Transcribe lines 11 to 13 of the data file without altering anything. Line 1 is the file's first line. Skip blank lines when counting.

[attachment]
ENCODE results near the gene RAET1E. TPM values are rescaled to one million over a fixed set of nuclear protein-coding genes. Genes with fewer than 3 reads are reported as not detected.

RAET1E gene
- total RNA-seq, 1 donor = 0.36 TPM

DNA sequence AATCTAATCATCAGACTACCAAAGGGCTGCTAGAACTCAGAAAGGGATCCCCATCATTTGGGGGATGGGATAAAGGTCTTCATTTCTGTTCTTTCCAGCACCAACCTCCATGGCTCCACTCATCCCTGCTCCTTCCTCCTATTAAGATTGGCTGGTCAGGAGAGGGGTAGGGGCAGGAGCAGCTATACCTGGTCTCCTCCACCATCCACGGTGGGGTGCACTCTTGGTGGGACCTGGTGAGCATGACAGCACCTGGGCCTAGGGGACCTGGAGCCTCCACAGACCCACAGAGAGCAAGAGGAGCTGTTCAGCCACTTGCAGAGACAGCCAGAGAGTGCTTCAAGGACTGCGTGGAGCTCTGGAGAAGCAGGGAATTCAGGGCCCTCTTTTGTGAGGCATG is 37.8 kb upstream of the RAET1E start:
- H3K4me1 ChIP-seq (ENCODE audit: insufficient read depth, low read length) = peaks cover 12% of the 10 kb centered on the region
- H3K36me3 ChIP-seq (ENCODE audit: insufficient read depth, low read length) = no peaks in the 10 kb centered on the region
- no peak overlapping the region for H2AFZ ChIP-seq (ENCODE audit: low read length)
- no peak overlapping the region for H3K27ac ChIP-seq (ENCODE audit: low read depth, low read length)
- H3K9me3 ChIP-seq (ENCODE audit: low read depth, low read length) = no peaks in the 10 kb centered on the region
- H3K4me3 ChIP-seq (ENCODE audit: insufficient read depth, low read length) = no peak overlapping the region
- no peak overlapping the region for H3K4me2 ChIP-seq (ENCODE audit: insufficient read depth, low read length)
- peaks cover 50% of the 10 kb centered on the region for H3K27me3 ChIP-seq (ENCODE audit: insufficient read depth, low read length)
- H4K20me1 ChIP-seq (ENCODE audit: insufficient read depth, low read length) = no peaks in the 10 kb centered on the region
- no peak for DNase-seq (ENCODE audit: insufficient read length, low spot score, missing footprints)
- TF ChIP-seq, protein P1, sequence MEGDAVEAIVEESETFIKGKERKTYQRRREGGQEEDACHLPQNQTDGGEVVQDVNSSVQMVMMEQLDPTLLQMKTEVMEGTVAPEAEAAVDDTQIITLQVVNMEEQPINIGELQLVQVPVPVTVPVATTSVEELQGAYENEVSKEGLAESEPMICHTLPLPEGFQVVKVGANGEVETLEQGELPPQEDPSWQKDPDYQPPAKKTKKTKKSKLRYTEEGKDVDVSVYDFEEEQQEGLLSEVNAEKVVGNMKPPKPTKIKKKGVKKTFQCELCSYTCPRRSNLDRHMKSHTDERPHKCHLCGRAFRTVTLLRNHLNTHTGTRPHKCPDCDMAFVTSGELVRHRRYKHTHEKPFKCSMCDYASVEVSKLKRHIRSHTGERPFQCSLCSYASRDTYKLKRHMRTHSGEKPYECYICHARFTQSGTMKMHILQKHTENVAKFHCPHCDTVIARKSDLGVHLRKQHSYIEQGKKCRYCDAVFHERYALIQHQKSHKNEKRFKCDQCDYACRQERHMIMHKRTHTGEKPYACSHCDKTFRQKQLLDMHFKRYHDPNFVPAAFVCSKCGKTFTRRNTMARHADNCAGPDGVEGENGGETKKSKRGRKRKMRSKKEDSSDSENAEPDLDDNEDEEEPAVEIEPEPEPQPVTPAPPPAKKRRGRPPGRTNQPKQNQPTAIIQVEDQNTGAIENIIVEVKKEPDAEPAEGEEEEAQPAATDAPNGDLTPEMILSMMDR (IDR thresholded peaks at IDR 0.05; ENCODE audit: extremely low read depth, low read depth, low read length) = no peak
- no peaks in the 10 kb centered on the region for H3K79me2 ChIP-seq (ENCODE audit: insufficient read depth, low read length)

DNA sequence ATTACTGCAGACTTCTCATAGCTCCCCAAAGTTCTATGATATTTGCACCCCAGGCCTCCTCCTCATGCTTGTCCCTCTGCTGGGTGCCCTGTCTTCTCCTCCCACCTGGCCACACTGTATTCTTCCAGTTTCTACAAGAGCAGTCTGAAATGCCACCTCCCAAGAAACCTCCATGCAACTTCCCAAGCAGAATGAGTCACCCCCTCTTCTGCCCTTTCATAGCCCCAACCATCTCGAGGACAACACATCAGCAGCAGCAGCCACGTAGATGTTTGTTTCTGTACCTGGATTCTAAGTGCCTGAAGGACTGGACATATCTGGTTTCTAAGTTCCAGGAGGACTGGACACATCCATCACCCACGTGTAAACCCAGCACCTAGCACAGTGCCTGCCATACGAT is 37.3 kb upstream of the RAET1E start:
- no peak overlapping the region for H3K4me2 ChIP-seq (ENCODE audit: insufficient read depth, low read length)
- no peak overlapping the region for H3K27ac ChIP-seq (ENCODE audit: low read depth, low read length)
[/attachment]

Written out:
- no peak overlapping the region for H3K4me2 ChIP-seq (ENCODE audit: insufficient read depth, low read length)
- peaks cover 50% of the 10 kb centered on the region for H3K27me3 ChIP-seq (ENCODE audit: insufficient read depth, low read length)
- H4K20me1 ChIP-seq (ENCODE audit: insufficient read depth, low read length) = no peaks in the 10 kb centered on the region